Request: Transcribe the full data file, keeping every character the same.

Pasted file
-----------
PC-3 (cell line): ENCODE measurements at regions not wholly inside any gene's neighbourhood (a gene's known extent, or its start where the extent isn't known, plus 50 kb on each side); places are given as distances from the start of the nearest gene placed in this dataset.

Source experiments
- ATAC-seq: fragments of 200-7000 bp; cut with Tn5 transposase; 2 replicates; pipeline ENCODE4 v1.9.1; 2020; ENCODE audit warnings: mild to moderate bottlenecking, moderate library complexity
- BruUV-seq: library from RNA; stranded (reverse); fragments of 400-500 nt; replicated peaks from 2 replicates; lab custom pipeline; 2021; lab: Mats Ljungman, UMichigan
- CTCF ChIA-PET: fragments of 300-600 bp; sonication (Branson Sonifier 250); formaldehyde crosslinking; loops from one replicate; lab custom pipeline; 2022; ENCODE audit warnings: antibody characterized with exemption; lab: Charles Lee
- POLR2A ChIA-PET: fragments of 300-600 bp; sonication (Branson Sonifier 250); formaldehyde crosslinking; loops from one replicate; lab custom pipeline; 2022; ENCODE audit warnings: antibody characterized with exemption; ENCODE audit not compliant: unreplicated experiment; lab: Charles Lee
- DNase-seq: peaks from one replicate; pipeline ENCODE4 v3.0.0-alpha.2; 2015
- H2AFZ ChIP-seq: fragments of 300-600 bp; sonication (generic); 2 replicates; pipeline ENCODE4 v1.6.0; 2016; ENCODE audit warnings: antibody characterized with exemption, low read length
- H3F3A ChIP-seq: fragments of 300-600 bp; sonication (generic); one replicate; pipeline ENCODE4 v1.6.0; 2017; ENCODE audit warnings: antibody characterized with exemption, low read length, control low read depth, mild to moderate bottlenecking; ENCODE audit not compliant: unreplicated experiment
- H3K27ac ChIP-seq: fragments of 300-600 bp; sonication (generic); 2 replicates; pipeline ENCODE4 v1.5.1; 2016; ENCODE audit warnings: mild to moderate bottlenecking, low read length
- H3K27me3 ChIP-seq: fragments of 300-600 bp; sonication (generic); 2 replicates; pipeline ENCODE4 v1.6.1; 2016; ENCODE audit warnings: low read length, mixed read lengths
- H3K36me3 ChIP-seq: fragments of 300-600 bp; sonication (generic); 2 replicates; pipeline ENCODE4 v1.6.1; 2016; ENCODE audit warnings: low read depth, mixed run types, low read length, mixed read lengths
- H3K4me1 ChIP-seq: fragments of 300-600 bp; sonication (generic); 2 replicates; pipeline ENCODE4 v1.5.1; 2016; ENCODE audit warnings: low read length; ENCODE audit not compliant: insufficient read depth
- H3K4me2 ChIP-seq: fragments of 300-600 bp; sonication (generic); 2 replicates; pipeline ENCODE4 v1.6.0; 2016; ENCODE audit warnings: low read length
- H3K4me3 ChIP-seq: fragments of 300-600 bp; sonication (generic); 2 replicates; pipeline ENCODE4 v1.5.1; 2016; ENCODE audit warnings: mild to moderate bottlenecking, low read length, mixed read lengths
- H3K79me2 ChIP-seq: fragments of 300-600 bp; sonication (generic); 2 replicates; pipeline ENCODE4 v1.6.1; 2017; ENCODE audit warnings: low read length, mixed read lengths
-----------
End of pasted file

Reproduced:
PC-3 (cell line): ENCODE measurements at regions not wholly inside any gene's neighbourhood (a gene's known extent, or its start where the extent isn't known, plus 50 kb on each side); places are given as distances from the start of the nearest gene placed in this dataset.

Source experiments
- ATAC-seq: fragments of 200-7000 bp; cut with Tn5 transposase; 2 replicates; pipeline ENCODE4 v1.9.1; 2020; ENCODE audit warnings: mild to moderate bottlenecking, moderate library complexity
- BruUV-seq: library from RNA; stranded (reverse); fragments of 400-500 nt; replicated peaks from 2 replicates; lab custom pipeline; 2021; lab: Mats Ljungman, UMichigan
- CTCF ChIA-PET: fragments of 300-600 bp; sonication (Branson Sonifier 250); formaldehyde crosslinking; loops from one replicate; lab custom pipeline; 2022; ENCODE audit warnings: antibody characterized with exemption; lab: Charles Lee
- POLR2A ChIA-PET: fragments of 300-600 bp; sonication (Branson Sonifier 250); formaldehyde crosslinking; loops from one replicate; lab custom pipeline; 2022; ENCODE audit warnings: antibody characterized with exemption; ENCODE audit not compliant: unreplicated experiment; lab: Charles Lee
- DNase-seq: peaks from one replicate; pipeline ENCODE4 v3.0.0-alpha.2; 2015
- H2AFZ ChIP-seq: fragments of 300-600 bp; sonication (generic); 2 replicates; pipeline ENCODE4 v1.6.0; 2016; ENCODE audit warnings: antibody characterized with exemption, low read length
- H3F3A ChIP-seq: fragments of 300-600 bp; sonication (generic); one replicate; pipeline ENCODE4 v1.6.0; 2017; ENCODE audit warnings: antibody characterized with exemption, low read length, control low read depth, mild to moderate bottlenecking; ENCODE audit not compliant: unreplicated experiment
- H3K27ac ChIP-seq: fragments of 300-600 bp; sonication (generic); 2 replicates; pipeline ENCODE4 v1.5.1; 2016; ENCODE audit warnings: mild to moderate bottlenecking, low read length
- H3K27me3 ChIP-seq: fragments of 300-600 bp; sonication (generic); 2 replicates; pipeline ENCODE4 v1.6.1; 2016; ENCODE audit warnings: low read length, mixed read lengths
- H3K36me3 ChIP-seq: fragments of 300-600 bp; sonication (generic); 2 replicates; pipeline ENCODE4 v1.6.1; 2016; ENCODE audit warnings: low read depth, mixed run types, low read length, mixed read lengths
- H3K4me1 ChIP-seq: fragments of 300-600 bp; sonication (generic); 2 replicates; pipeline ENCODE4 v1.5.1; 2016; ENCODE audit warnings: low read length; ENCODE audit not compliant: insufficient read depth
- H3K4me2 ChIP-seq: fragments of 300-600 bp; sonication (generic); 2 replicates; pipeline ENCODE4 v1.6.0; 2016; ENCODE audit warnings: low read length
- H3K4me3 ChIP-seq: fragments of 300-600 bp; sonication (generic); 2 replicates; pipeline ENCODE4 v1.5.1; 2016; ENCODE audit warnings: mild to moderate bottlenecking, low read length, mixed read lengths
- H3K79me2 ChIP-seq: fragments of 300-600 bp; sonication (generic); 2 replicates; pipeline ENCODE4 v1.6.1; 2017; ENCODE audit warnings: low read length, mixed read lengths